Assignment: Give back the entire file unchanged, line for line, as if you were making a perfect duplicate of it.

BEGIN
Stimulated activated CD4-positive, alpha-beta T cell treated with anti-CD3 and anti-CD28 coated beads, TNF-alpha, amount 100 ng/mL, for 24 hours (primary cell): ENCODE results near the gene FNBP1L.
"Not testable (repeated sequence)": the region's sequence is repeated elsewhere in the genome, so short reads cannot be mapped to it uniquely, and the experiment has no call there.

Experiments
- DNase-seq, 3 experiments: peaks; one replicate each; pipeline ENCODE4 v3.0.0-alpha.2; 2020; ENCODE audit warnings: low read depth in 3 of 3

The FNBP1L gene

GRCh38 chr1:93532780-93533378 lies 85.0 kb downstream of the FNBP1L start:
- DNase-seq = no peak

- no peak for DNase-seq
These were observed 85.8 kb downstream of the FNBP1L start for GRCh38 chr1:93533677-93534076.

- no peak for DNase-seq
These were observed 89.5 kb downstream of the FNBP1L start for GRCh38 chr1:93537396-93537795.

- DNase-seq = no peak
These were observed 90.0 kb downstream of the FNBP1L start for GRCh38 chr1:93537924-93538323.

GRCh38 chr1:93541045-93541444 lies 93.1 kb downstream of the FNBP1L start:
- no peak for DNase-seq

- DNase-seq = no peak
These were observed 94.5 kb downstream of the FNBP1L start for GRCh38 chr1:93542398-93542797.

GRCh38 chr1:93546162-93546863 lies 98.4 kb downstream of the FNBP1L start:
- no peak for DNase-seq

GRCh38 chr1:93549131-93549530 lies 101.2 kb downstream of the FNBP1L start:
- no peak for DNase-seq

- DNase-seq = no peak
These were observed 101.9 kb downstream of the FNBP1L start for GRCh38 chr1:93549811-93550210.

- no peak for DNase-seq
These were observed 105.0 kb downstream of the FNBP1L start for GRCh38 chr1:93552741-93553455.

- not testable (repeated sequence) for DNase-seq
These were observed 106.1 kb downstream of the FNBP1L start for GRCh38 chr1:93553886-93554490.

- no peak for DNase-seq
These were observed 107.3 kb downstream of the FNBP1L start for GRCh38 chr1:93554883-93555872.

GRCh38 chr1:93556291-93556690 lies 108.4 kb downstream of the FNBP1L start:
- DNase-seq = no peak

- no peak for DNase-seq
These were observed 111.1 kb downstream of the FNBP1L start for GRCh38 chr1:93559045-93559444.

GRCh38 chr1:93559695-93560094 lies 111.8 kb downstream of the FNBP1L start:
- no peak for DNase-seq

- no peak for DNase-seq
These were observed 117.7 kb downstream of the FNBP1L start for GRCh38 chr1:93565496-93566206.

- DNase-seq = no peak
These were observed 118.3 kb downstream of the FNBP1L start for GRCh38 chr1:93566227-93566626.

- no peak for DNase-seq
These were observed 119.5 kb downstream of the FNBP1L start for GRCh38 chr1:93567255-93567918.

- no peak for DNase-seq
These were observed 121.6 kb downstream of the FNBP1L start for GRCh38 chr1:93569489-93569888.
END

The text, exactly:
Stimulated activated CD4-positive, alpha-beta T cell treated with anti-CD3 and anti-CD28 coated beads, TNF-alpha, amount 100 ng/mL, for 24 hours (primary cell): ENCODE results near the gene FNBP1L.
"Not testable (repeated sequence)": the region's sequence is repeated elsewhere in the genome, so short reads cannot be mapped to it uniquely, and the experiment has no call there.

Experiments
- DNase-seq, 3 experiments: peaks; one replicate each; pipeline ENCODE4 v3.0.0-alpha.2; 2020; ENCODE audit warnings: low read depth in 3 of 3

The FNBP1L gene

GRCh38 chr1:93532780-93533378 lies 85.0 kb downstream of the FNBP1L start:
- DNase-seq = no peak

- no peak for DNase-seq
These were observed 85.8 kb downstream of the FNBP1L start for GRCh38 chr1:93533677-93534076.

- no peak for DNase-seq
These were observed 89.5 kb downstream of the FNBP1L start for GRCh38 chr1:93537396-93537795.

- DNase-seq = no peak
These were observed 90.0 kb downstream of the FNBP1L start for GRCh38 chr1:93537924-93538323.

GRCh38 chr1:93541045-93541444 lies 93.1 kb downstream of the FNBP1L start:
- no peak for DNase-seq

- DNase-seq = no peak
These were observed 94.5 kb downstream of the FNBP1L start for GRCh38 chr1:93542398-93542797.

GRCh38 chr1:93546162-93546863 lies 98.4 kb downstream of the FNBP1L start:
- no peak for DNase-seq

GRCh38 chr1:93549131-93549530 lies 101.2 kb downstream of the FNBP1L start:
- no peak for DNase-seq

- DNase-seq = no peak
These were observed 101.9 kb downstream of the FNBP1L start for GRCh38 chr1:93549811-93550210.

- no peak for DNase-seq
These were observed 105.0 kb downstream of the FNBP1L start for GRCh38 chr1:93552741-93553455.

- not testable (repeated sequence) for DNase-seq
These were observed 106.1 kb downstream of the FNBP1L start for GRCh38 chr1:93553886-93554490.

- no peak for DNase-seq
These were observed 107.3 kb downstream of the FNBP1L start for GRCh38 chr1:93554883-93555872.

GRCh38 chr1:93556291-93556690 lies 108.4 kb downstream of the FNBP1L start:
- DNase-seq = no peak

- no peak for DNase-seq
These were observed 111.1 kb downstream of the FNBP1L start for GRCh38 chr1:93559045-93559444.

GRCh38 chr1:93559695-93560094 lies 111.8 kb downstream of the FNBP1L start:
- no peak for DNase-seq

- no peak for DNase-seq
These were observed 117.7 kb downstream of the FNBP1L start for GRCh38 chr1:93565496-93566206.

- DNase-seq = no peak
These were observed 118.3 kb downstream of the FNBP1L start for GRCh38 chr1:93566227-93566626.

- no peak for DNase-seq
These were observed 119.5 kb downstream of the FNBP1L start for GRCh38 chr1:93567255-93567918.

- no peak for DNase-seq
These were observed 121.6 kb downstream of the FNBP1L start for GRCh38 chr1:93569489-93569888.